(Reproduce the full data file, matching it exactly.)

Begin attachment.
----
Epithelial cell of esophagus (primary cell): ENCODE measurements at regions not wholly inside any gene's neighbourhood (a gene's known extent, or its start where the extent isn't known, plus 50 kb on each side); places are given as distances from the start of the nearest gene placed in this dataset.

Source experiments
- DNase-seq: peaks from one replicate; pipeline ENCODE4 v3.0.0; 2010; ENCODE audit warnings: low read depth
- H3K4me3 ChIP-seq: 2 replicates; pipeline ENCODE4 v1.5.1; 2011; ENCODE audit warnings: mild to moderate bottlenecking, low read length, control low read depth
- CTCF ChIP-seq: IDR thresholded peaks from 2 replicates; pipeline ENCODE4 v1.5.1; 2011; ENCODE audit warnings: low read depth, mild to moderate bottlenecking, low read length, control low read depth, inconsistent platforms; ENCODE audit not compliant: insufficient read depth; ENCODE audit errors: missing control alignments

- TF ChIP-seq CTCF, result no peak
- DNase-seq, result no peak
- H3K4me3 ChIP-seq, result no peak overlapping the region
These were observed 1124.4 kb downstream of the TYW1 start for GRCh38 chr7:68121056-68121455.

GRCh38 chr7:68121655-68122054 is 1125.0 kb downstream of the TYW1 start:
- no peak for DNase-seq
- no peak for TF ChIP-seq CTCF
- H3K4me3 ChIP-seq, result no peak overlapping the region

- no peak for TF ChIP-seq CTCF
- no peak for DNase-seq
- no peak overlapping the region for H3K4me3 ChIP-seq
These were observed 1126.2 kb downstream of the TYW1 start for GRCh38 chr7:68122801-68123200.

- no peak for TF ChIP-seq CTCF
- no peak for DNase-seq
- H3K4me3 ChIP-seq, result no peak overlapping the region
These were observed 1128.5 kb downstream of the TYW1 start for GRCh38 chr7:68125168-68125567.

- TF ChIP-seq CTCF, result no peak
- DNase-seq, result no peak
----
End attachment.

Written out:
Epithelial cell of esophagus (primary cell): ENCODE measurements at regions not wholly inside any gene's neighbourhood (a gene's known extent, or its start where the extent isn't known, plus 50 kb on each side); places are given as distances from the start of the nearest gene placed in this dataset.

Source experiments
- DNase-seq: peaks from one replicate; pipeline ENCODE4 v3.0.0; 2010; ENCODE audit warnings: low read depth
- H3K4me3 ChIP-seq: 2 replicates; pipeline ENCODE4 v1.5.1; 2011; ENCODE audit warnings: mild to moderate bottlenecking, low read length, control low read depth
- CTCF ChIP-seq: IDR thresholded peaks from 2 replicates; pipeline ENCODE4 v1.5.1; 2011; ENCODE audit warnings: low read depth, mild to moderate bottlenecking, low read length, control low read depth, inconsistent platforms; ENCODE audit not compliant: insufficient read depth; ENCODE audit errors: missing control alignments

- TF ChIP-seq CTCF, result no peak
- DNase-seq, result no peak
- H3K4me3 ChIP-seq, result no peak overlapping the region
These were observed 1124.4 kb downstream of the TYW1 start for GRCh38 chr7:68121056-68121455.

GRCh38 chr7:68121655-68122054 is 1125.0 kb downstream of the TYW1 start:
- no peak for DNase-seq
- no peak for TF ChIP-seq CTCF
- H3K4me3 ChIP-seq, result no peak overlapping the region

- no peak for TF ChIP-seq CTCF
- no peak for DNase-seq
- no peak overlapping the region for H3K4me3 ChIP-seq
These were observed 1126.2 kb downstream of the TYW1 start for GRCh38 chr7:68122801-68123200.

- no peak for TF ChIP-seq CTCF
- no peak for DNase-seq
- H3K4me3 ChIP-seq, result no peak overlapping the region
These were observed 1128.5 kb downstream of the TYW1 start for GRCh38 chr7:68125168-68125567.

- TF ChIP-seq CTCF, result no peak
- DNase-seq, result no peak